With Vogel as a co-sponsor, Favola and Sullivan hope the bills can draw votes from the Republican side of the aisle — a requirement if either were to get passed by the Republican-controlled houses in the state legislature.
“I hope this bill with Sen. Favola is one that will receive bipartisan support in this environment,” Sullivan said. “There is a lot of attention paid to the hot-button issues in which there can be disagreement and things turn into partisan wrangling, but a lot of good law is, as I understand it, made every session on a bipartisan basis that doesn’t attract much attention.”
The three state senators and four delegates that represent Arlington in the Virginia General Assembly have sent a letter to state Secretary of Transportation Aubrey Layne in support of the Columbia Pike streetcar project.
The letter calls out County Board members Libby Garvey and John Vihstadt for their continued opposition to the project. On Friday, Garvey laid out alternative uses for the hundreds of millions of dollars in state and local transportation funding that are being directed toward the streetcar.
“We strongly disagree with the efforts of Libby Garvey and John Vihstadt to deprive Arlington of those state funds dedicated to the streetcar project,” the letter states.
The letter also cites the return on investment study the county funded that predicted more than $3 billion in economic impact in the first 30 years of the streetcar system. It refers to the support the streetcar has already received from state officials, including Gov. Terry McAuliffe.
The letter was signed by state Sens. Janet Howell, Adam Ebbin and Barbara Favola and Dels. Alfonso Lopez, Patrick Hope, Rob Krupicka and Rip Sullivan.
The full letter is posted, after the jump. (more…)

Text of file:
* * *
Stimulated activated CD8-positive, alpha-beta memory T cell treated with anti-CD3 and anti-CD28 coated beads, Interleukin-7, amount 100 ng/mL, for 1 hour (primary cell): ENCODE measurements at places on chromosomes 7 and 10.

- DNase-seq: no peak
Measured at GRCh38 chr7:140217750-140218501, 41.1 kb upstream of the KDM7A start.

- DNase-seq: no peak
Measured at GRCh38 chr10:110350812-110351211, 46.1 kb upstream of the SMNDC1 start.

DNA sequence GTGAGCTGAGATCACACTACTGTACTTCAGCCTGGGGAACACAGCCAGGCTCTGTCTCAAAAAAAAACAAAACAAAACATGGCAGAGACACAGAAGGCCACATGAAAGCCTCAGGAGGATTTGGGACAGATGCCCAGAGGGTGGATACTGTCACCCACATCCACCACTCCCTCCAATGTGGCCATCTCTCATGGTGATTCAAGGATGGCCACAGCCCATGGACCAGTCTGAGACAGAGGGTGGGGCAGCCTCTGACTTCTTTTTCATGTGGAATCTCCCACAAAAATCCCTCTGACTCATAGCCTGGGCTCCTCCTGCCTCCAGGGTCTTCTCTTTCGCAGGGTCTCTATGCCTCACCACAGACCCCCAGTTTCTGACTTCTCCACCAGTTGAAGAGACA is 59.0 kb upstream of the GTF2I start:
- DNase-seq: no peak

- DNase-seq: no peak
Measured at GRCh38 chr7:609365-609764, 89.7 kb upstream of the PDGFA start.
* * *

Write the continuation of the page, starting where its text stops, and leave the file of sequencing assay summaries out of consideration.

Progressive Voice is a weekly opinion column. The views and opinions expressed in this column are those of the author and do not necessarily reflect the views of ARLnow.com.
On key issues like school desegregation, rights of Virginians with disabilities, providing workplace benefits and protections for LGBT Virginians, mental health treatment, women’s equality, protecting reproductive rights, and advocating for environmental protections, Arlington’s General Assembly members have fought tirelessly and effectively to overcome conservative forces that have held Virginia back from achieving its potential.
Outstanding elected officials like Mary Marshall, Mary Margaret Whipple, Ed Holland, Judy Connally, and Bob Brink are among those who have achieved progressive victories in Richmond. They have also fought harmful legislation that conservative legislators — most recently in the Republican caucus — pushed forward in response to calls for party loyalty regardless of the interests of constituents at home.
As we approach the House of Delegates 48th District Special Election on Aug. 19, I hope we will follow the example set by legislators like Bob Brink and ensure that Arlington’s interests are not sacrificed to partisan conservative interests in Richmond.
We have two candidates for the 48th District who have been longtime residents of Northern Virginia and are known as being personable, professional, civically engaged, and respectful of others.